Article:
Hanging in There by Creating Resources the Old-School Way…
For those of us that start in early August, it is a tough pull through the fall months. A lot of us joke that if you make it to Thanksgiving, the year is over. I am feeling the pull right now as we are ending the first 6 weeks, and progress reports with all the surprises and additional tasks that can go along with that. Last week was parent/curriculum night, so that always makes for one long day and somehow a longer week.
So last week was pretty blah with instruction. Not my intention, but lost the time to do as much with activities as in previous weeks. Still, I got a surge of need to put something in that was going to push student thinking. We are working on functions in Accelerated Algebra 1, which is one of my favorite things to teach, and I was missing the chance to do cool activities while strapped for time going into a quiz. About an hour before curriculum night began, a synapse fired, and an idea I wanted to embrace. I did not want to lose it, so I opened up my graph notebook and started drawing graphs…
I wanted to do an activity solely on whether or not to connect the points on a graph that are generated by a function in a real-world situation. In the past and still this year, I always incorporate this concept within task-orientated problems. This is still a great portion of a task, but I really was feeling like it needed sole attention. The title of the activity was “To Connect or Not Connect”, and I drew out 8 graphs with points and labeled the x and y axes with situations. I then prompted the students to circle yes or no, and then in the spirit of Sara Van Der Werf, I told them to “convince me”. I then drew two empty graphs for problems 9 and 10 and asked the students to create one situation that would result in a connected graph and one graph that would not be connected.
I scanned the paper and loaded it into their OneNote assignments for the next day. I had the students work in pairs during class to make the “connect or not” decisions. There was great discussion and debate among the students – kids realizing that there could be more than one argument for many graphs, and kids realizing that sometimes more than one explanation could work if they argued their ideas on an assessment. It was nice to hear my class come alive again in a time of the year when the lessons tend to fall flat due to lack of time and increased exhaustion.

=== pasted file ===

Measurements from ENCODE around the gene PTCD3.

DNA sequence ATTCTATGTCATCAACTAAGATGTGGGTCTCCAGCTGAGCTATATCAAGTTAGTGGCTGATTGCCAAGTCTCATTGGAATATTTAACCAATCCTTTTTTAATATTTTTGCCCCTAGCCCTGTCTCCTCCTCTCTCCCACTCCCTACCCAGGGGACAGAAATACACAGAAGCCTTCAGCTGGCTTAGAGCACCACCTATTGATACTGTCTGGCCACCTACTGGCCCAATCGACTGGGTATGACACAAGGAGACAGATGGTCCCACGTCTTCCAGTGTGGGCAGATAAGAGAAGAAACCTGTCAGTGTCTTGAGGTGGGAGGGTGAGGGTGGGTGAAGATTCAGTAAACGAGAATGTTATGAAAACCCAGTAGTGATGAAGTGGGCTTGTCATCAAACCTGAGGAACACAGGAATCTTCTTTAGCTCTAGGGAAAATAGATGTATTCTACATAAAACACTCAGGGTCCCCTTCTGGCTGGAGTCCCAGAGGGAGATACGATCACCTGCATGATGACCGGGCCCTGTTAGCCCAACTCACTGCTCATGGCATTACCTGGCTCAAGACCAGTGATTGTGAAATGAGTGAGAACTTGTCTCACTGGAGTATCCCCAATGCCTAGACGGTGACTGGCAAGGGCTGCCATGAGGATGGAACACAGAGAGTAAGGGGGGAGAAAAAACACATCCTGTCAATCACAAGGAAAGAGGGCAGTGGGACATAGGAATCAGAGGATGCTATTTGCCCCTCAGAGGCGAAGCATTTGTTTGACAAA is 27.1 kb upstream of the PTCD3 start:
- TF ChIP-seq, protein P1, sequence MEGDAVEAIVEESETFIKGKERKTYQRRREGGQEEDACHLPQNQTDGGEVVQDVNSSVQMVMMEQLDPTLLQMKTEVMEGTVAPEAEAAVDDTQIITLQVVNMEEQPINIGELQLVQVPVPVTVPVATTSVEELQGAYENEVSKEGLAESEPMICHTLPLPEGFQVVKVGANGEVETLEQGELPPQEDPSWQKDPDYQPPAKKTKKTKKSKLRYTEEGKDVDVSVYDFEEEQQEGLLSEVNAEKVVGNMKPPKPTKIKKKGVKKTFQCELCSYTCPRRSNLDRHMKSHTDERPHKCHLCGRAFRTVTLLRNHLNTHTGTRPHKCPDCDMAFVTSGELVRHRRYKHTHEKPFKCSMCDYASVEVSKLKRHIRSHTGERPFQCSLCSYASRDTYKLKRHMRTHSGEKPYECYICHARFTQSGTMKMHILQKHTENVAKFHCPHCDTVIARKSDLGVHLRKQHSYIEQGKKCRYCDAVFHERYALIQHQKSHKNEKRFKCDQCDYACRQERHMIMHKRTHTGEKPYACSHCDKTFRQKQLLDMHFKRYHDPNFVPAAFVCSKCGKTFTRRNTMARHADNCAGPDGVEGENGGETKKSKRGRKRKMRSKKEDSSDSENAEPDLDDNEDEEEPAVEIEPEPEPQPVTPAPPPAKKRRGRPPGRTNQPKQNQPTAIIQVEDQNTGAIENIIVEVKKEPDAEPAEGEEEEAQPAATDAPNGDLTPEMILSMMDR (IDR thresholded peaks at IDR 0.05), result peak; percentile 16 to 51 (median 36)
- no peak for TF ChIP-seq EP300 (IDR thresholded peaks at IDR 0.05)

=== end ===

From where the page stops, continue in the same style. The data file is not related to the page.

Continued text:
It was a last minute thought, and I went old-school with constructing the activity because I did not want lose the idea in the wake of lack of time. It is handwritten by yours truly who does not have great handwriting, and it looks like something that came off of a mimeograph copier, but it worked just as easily to generate great conversations and dig deeper into concept development. The file for this beauty is attached below
To Connect or Not Connect Activity
To Connect or Not Connect Activity
My takeaway from this is to not let those great ideas get away from you if you don’t have the time to type, generate, format, edit, repeat. Our hands can relay meaning in content just as well when we are in a pinch, and I almost felt freer to organize my thoughts. This was a critical concept in this unit, and I believe this activity helped them to think about what part of the input/output scenario drives the decision to include connectivity into things like domain and range, whether both domain and range should be considered, and what are some of the things around us that do not exist in life as partial quantities.
It was a great activity, and I am glad I allowed myself to free-write a document rather than declare the “no time to electronically generate or search” and keep them from an engaging activity.
Now for this week. My favorite activity of all times: Transformations of Functions Discovery Activity. I developed this 2 schools ago, and have taught it at all levels. It is fascinating to see them search for all the patterns that come together to create different types of transformation. More on this later with pictures and explanation. This activity alone makes me so excited for this coming week. For the first time, I have multiple days to use and keep the activity and discussion going over several days.
Until next week – I will look forward to sharing it.